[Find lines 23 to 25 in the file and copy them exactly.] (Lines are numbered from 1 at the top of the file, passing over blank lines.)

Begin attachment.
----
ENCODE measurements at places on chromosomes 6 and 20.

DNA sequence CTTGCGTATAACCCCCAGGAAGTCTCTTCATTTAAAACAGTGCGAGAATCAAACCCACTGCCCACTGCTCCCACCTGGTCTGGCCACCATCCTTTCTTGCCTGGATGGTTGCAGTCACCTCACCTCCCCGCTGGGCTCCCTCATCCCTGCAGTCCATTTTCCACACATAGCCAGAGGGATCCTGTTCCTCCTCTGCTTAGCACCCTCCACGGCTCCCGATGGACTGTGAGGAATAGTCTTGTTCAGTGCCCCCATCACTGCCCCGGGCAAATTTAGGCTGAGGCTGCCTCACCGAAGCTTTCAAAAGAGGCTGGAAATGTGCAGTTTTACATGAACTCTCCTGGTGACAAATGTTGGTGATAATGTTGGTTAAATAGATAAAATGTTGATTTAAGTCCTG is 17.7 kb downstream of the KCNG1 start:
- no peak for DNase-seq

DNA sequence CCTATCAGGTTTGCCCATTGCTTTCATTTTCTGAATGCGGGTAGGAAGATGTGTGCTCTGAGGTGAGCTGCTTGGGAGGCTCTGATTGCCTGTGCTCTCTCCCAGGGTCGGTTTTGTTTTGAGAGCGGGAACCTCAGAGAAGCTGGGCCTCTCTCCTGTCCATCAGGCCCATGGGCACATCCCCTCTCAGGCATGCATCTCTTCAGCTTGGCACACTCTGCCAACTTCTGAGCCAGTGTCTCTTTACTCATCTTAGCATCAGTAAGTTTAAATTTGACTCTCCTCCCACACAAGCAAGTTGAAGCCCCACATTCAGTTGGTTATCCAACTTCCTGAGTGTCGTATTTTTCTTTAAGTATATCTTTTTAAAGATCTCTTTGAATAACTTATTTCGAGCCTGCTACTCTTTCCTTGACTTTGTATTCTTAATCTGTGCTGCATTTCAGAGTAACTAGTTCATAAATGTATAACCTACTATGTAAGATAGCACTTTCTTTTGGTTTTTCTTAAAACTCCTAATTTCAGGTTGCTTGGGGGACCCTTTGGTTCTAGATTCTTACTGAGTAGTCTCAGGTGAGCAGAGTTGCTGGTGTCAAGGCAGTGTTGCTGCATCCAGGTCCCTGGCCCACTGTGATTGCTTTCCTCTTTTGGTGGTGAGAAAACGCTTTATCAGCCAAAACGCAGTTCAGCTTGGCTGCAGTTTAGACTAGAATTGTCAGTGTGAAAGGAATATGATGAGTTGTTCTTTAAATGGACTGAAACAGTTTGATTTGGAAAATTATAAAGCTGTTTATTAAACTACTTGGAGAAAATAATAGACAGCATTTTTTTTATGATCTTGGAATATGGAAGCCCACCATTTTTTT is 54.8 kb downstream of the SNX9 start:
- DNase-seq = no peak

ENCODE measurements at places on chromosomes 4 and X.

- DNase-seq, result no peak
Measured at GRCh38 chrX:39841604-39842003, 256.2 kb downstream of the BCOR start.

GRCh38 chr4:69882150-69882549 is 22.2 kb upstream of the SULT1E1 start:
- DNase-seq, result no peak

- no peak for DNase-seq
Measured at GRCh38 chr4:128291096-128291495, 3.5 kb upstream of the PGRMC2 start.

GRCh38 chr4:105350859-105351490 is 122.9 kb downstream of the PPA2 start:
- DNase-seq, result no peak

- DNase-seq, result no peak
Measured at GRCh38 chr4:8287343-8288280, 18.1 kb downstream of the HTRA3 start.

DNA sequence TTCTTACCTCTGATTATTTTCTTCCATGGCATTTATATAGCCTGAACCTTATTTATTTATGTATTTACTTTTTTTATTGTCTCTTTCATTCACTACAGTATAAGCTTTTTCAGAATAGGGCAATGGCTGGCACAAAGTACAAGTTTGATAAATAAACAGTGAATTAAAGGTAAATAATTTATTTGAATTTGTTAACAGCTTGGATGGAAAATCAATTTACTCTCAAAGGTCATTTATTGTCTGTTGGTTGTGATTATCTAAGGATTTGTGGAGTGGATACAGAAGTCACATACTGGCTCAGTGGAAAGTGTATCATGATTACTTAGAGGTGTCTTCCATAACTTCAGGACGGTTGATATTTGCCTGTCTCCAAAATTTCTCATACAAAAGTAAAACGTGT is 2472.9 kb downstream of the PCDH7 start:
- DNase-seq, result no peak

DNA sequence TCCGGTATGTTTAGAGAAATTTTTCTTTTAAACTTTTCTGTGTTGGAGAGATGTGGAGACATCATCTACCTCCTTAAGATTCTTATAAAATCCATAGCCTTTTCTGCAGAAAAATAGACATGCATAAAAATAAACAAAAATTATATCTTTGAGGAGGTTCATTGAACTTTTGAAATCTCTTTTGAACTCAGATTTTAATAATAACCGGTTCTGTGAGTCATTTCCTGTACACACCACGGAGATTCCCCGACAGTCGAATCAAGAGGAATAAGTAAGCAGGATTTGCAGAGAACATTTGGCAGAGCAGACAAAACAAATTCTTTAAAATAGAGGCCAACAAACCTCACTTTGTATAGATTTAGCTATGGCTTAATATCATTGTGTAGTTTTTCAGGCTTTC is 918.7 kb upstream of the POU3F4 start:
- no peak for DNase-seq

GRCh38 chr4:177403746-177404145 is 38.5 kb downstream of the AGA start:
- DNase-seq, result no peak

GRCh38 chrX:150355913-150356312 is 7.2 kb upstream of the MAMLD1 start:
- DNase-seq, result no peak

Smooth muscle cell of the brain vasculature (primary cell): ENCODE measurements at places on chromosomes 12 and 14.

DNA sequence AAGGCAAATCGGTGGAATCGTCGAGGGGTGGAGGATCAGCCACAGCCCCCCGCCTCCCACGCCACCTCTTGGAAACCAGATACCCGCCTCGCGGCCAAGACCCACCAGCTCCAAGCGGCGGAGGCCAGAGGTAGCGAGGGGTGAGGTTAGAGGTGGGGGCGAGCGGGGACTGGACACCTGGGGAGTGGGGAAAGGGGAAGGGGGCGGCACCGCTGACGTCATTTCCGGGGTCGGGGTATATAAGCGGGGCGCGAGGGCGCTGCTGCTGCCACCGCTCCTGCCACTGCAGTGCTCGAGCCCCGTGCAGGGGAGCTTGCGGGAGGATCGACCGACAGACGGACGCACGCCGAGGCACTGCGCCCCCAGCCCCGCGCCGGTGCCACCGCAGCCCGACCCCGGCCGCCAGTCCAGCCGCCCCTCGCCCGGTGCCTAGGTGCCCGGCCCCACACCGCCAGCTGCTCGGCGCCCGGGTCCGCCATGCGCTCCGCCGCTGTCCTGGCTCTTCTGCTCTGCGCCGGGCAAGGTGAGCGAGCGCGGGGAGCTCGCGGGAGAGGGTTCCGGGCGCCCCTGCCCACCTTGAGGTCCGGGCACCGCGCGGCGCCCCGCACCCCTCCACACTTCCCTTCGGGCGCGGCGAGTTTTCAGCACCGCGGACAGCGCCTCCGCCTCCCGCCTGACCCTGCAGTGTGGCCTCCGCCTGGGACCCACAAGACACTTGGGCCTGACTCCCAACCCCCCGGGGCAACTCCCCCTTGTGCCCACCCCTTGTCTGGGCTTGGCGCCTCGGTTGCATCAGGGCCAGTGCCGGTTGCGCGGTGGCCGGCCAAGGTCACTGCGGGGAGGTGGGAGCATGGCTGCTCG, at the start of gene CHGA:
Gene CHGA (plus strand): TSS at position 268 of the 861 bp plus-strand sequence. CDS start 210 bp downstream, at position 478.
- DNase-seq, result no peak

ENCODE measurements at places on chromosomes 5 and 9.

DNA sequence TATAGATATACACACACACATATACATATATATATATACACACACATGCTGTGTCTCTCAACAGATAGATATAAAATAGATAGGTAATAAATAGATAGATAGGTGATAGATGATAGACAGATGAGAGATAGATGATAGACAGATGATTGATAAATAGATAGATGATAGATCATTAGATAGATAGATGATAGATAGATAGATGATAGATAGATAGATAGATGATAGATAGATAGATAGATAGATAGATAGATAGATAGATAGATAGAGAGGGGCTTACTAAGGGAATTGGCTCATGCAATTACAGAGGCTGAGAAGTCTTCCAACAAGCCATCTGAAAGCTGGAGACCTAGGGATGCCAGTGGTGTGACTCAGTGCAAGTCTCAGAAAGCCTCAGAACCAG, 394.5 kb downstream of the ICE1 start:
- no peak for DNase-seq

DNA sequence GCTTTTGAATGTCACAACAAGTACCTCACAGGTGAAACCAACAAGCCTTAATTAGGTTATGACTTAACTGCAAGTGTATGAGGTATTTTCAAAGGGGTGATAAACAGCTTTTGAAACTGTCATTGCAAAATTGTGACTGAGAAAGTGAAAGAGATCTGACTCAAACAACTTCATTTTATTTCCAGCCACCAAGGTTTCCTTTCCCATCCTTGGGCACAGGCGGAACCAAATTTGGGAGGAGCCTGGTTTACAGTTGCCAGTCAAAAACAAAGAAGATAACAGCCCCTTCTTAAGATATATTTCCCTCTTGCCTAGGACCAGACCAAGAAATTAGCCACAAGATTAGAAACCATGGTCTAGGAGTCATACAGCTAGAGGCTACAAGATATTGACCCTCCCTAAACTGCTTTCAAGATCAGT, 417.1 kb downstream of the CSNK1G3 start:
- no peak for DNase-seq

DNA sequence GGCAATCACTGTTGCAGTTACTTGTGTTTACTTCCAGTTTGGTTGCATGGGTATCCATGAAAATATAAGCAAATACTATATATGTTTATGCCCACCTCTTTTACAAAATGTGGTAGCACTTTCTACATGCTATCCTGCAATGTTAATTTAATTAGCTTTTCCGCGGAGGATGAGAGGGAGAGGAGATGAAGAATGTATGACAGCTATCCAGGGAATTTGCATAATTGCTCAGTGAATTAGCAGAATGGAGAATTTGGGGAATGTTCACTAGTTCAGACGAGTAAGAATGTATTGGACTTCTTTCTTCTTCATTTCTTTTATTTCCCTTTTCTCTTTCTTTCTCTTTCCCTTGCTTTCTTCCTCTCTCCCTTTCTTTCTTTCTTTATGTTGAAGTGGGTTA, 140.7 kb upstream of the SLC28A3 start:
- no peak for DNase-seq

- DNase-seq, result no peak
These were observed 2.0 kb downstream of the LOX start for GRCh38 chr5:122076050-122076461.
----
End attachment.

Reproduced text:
GRCh38 chrX:150355913-150356312 is 7.2 kb upstream of the MAMLD1 start:
- DNase-seq, result no peak

Smooth muscle cell of the brain vasculature (primary cell): ENCODE measurements at places on chromosomes 12 and 14.